The Commonality of A Problematic TMJ

Have you ever noticed that when you eat something your mouth seems to automatically put the food on one side of your mouth? If you’ve never thought of it, next time you’re chewing gum or eating dinner, you’ll find that you have a tendency to chew more on your right or left side. So why does this happen? For years studies have been conducted to determine what makes us choose one chewing side over the other. Studies found that there is no correlation between our dominant hand and a dominant chewing side.  It is usually genetic disposition that determines if you will be right or left-handed., but studies found no genetic link to a dominant chewing side which means that the preference is more than likely a subconscious choice.

When you put something in your mouth, you don’t think about chewing your food, you just do it; it’s an automatic action. While studies have disproved a genetic link, some dental professionals believe that a preferred chewing side is linked to pain.

Subtle Pain May Be To Blame

Eating food doesn’t take concentration or effort because the tongue automatically places the food on one side of the mouth or the other. When chewing, studies have shown that the opposite side of your dominant chewing side usually houses the TMJ that receives more tension and stress. If you chew on your right side, your left TMJ is put under much more duress when compared to your right, and vice versa.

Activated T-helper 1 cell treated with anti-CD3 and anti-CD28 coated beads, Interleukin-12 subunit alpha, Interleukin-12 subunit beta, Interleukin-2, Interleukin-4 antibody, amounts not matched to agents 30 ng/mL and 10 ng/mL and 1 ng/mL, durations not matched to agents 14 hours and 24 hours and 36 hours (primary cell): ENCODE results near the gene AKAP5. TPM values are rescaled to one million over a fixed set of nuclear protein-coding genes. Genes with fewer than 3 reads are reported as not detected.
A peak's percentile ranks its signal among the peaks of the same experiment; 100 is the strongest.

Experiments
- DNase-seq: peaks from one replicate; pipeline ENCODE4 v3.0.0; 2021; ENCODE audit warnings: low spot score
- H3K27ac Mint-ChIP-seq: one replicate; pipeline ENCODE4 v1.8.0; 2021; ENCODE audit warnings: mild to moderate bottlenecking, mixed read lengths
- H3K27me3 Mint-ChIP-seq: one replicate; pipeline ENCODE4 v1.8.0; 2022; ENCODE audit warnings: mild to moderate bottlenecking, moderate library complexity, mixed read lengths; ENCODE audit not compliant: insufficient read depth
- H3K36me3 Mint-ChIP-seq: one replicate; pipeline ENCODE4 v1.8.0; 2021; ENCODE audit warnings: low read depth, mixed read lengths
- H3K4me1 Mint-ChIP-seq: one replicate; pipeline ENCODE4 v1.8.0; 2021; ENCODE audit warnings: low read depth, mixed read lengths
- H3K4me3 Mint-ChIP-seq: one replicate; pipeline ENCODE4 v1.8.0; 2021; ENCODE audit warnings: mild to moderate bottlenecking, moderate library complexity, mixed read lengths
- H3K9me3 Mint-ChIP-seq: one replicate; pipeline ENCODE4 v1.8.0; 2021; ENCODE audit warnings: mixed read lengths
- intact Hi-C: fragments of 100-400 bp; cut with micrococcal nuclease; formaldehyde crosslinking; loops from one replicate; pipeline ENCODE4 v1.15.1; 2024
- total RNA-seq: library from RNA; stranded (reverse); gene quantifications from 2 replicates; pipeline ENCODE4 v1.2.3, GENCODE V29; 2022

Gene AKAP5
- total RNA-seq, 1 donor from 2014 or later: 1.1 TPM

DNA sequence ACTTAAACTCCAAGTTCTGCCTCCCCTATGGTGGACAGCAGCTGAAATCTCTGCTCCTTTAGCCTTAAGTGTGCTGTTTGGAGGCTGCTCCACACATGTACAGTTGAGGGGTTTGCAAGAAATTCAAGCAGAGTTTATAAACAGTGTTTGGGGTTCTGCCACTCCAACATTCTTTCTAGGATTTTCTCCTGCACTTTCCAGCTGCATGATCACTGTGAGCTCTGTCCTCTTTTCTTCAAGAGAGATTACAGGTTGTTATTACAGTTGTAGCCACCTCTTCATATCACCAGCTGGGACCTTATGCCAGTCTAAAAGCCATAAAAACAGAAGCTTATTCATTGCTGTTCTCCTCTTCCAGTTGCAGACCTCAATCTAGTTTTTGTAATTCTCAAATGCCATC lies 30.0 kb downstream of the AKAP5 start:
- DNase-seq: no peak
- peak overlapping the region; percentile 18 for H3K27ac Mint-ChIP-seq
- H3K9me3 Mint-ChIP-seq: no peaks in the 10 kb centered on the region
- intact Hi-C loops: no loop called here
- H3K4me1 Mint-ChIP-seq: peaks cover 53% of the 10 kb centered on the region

With this in mind, it is no surprise that a recent study published in the 2011 Journal of Oral Rehabilitation discovered that 37% of the population has a less-than-perfect temporomandibular joint. Generally the disc of the TMJ is either imbalanced or misaligned and commonly people chew food on the side with the problematic TMJ in Austin. This usually results in a weaker TMJ when comparing the two sides.

Depending on your diet, a weaker TMJ could be further aggravated, especially if hard foods and chewing foods are regularly a part of your diet. This could lead to a measureable problem with your TMJ, which usually results in TMD. TMJ Disorder is known to cause migraines, neck pain, jaw pain, and is commonly associated as a chronic pain disorder.

Do you have headaches that come and go? Do you find that your jaw makes popping noises or aches at random times? If so you may be suffering from TMD, which is caused by an imbalanced or misaligned TMJ. To get started, contact Dr. Matthew’s Austin dental office today to learn more about TMJ and the available treatments to provide TMJ pain relief once and for all.

Dan Matthews DDS
Dan Matthews Dan Matthews DDS The Park at Eanes Creek,
4407 Bee Cave Road
Building 2, Suite 221
Austin, Texas, 78746
(512) 452-2273
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